Institutions of higher education have long committed to preparing students for civic life by being contributing and productive citizens. According to Branson (1998), “there is no more important task than the development of an informed, effective, and responsible citizenry.” It is a shared responsibility among educators to find ways to incorporate civic education into the daily lives of students, both inside and outside the classroom. Educational opportunities can be effective in influencing students’ civic habits and values while they are still relatively young (Sherrod et al., 2002). We have several relevant forms of civic education within our institution, including service-learning, civic action, deliberative dialogue, and courses within the curriculum.
At East Carolina University, the primary responsibility of democratic engagement falls under the responsibilities of the CLCE. While not solely responsible for hosting, promoting, or implementing democratic engagement initiatives, this is the only entity on campus where democratic engagement is included within the mission and vision of the center. Service, leadership, and democratic engagement commitments range from one-time events to weekly, semester-long opportunities, to intensive immersion experiences. All opportunities are designed with an educational focus to support students as they learn about themselves and their community, take action through leadership and civic engagement, and advocate for lasting positive social change. CLCE works in a non-partisan way to bring programming to students that encourage them to be engaged in our democracy and active responsible citizens. Democratic engagement programs include voter registration events, a trending topic political film series, opportunities for civil dialogue, and a semester-long citizens’ academy. ECU’s citizenship education efforts, including civic leadership programs, speakers, and a semester-long, co-curricular seminar called “Citizen U,” are designed to help students reflect on their role within an engaged democracy. We heed Barber’s (1992) encouragement to educate students in the “arts of democracy” and build on the long tradition of citizenship education so this practice is passed intentionally from one generation to the next.
Citizen U is an innovation in campus-community partnerships that support civic and political engagement. The purpose of Citizen U is to educate students about how to be responsible, engaged citizens, and to inspire them to be involved in their communities and our democracy as change agents. The curriculum includes information about state and local government, how to be civically and democratically engaged, what it means to be a responsible citizen, as well as media and personal financial literacy. Our partners involved in the implementation of Citizen U include representatives from the Political Science department, city officials, local board of elections, university attorney, School of Communication, and local businesses and civic organizations. CLCE identified student learning outcomes and student leadership competencies based on Corey Seemiller’s work (2013), as well as the Social Change Model of Leadership Development.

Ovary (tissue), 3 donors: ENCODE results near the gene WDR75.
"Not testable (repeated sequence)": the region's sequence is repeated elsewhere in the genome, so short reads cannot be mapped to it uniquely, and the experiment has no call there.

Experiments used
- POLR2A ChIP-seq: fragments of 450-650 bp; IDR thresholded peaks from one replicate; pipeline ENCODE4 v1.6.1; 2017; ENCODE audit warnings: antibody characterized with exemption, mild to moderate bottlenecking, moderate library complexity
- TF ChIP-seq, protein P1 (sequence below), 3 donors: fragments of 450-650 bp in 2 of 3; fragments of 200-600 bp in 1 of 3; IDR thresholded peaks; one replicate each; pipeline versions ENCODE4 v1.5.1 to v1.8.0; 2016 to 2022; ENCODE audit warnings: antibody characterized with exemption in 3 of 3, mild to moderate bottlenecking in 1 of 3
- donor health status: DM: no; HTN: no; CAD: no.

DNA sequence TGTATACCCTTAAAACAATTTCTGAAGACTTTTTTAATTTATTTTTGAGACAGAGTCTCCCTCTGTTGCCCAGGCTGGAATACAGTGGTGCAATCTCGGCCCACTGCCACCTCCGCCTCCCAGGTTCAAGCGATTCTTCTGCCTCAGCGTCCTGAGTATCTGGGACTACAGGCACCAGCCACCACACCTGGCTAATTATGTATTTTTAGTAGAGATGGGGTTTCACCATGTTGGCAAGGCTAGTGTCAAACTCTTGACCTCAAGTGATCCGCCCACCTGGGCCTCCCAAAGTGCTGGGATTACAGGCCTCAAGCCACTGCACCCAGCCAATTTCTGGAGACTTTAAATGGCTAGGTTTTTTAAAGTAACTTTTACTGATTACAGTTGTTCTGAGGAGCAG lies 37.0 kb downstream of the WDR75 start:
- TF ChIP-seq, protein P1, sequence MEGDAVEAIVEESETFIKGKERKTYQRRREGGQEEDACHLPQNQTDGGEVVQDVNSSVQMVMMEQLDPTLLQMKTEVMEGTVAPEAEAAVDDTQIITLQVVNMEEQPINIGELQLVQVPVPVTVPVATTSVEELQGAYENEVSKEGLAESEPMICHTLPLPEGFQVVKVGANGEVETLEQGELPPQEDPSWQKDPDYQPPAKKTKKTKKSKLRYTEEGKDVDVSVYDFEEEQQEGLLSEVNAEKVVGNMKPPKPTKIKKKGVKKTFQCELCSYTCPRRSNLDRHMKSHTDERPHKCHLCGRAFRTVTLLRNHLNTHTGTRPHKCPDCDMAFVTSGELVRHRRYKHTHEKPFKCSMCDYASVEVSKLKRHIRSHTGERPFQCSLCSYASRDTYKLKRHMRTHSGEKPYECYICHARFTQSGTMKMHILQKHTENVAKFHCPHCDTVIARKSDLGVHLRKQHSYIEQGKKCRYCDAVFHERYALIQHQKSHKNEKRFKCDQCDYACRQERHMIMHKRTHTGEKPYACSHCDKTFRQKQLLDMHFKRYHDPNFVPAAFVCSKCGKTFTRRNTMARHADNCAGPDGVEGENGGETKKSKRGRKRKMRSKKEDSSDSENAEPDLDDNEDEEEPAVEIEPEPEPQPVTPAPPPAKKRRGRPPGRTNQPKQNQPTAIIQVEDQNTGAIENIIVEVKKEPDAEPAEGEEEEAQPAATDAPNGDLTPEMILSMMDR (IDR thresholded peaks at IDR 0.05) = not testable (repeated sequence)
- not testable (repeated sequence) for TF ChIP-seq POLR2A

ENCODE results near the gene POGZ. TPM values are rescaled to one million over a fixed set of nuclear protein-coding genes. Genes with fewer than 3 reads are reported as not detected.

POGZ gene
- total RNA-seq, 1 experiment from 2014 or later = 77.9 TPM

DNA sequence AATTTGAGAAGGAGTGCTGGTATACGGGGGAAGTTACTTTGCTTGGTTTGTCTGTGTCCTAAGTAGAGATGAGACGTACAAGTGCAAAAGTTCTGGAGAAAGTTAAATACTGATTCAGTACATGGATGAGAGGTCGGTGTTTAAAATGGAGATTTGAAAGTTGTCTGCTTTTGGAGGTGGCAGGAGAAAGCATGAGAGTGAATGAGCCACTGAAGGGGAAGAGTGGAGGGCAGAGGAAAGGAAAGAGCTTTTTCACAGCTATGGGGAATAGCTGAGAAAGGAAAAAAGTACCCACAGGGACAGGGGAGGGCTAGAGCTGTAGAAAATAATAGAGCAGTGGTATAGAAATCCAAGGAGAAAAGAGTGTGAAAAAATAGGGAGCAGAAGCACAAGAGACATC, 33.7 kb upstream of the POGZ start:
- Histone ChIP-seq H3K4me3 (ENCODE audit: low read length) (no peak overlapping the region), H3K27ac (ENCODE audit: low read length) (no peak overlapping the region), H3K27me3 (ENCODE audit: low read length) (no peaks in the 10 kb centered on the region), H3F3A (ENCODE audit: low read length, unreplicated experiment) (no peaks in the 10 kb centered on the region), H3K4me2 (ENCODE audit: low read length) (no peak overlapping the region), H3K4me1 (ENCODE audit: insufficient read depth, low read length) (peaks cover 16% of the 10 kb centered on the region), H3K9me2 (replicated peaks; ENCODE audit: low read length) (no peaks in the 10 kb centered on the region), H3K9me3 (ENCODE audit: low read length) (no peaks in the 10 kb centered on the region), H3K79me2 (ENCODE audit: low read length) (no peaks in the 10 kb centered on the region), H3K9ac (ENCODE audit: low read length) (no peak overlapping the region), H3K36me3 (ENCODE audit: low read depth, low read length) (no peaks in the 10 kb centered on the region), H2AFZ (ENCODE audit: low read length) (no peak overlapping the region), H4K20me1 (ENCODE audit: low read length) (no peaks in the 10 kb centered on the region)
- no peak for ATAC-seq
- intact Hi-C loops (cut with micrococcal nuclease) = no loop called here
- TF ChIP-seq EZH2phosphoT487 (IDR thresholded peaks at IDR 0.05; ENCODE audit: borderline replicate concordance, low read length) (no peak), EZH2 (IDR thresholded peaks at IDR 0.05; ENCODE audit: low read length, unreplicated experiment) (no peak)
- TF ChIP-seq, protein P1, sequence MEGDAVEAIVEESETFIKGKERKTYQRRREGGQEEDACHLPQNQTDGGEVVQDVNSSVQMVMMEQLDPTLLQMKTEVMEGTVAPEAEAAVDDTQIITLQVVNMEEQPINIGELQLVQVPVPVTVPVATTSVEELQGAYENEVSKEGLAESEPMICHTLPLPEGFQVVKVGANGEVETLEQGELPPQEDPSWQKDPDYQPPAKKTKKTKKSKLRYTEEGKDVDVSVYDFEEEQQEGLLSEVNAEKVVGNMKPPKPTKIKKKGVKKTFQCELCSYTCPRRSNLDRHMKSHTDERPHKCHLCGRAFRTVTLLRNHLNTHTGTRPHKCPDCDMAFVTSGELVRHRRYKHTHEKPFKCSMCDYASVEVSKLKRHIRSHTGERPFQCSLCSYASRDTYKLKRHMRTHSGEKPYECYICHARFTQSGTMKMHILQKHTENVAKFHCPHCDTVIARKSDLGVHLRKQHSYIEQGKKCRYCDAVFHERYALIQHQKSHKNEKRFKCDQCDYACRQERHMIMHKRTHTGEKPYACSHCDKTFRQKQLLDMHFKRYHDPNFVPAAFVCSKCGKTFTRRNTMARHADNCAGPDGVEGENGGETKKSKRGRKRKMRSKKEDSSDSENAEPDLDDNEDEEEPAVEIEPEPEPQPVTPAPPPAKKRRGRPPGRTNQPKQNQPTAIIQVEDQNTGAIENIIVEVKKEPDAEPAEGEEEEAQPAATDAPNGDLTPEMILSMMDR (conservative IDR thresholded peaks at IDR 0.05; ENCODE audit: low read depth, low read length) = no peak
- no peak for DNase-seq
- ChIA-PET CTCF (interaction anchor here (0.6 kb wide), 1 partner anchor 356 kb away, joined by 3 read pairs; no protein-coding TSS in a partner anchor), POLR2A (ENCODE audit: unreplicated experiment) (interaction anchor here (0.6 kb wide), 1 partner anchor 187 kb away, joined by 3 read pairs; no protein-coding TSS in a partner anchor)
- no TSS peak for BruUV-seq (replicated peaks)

Citizen U falls under a larger movement at East Carolina University. What started as a grassroots student movement in 2016, ECUnited has developed to be far more than a simple hashtag. ECUnited challenges the ECU community to bridge the worlds of ideas and actions. Through its programs, advocacy, and education, the movement works to deepen the understanding of the issues that impact our local and global communities. This movement serves as the home for current and future initiatives that fit within this ideal including the NC Civility Summit and Cupola Conversations. As the ECUnited campaign grows, additional programs have been created to fit under this common theme — Netflix & Chat, Cultural Cuisine & Chat, What’s the Tea, Green DOT, and The Conversation.
With an institutional focus on global learning as a key objective across the curriculum in 2017, we provided leadership for both domestic and international service-learning and global learning assessment. This educational approach sits at the intersection of intercultural learning, experiential education, and civic engagement. Sumka, Porter, and Piacitelli (2015) note that “global learning denotes any learning that raises awareness of global connectedness, regardless of boundaries” (p. 301). With this approach in mind, we have offered some training opportunities for faculty to learn more about global service-learning as a teaching methodology. Additionally, we have incorporated the Global Engagement Survey into our domestic and international immersion programming, the ECU Leads leadership certificate (a three-year program that introduces students to both leadership theory and experiential leadership learning), and LeaderShape programs. Our approach to educating students on the value of global connectedness is directly connected to how we educate students to be engaged citizens.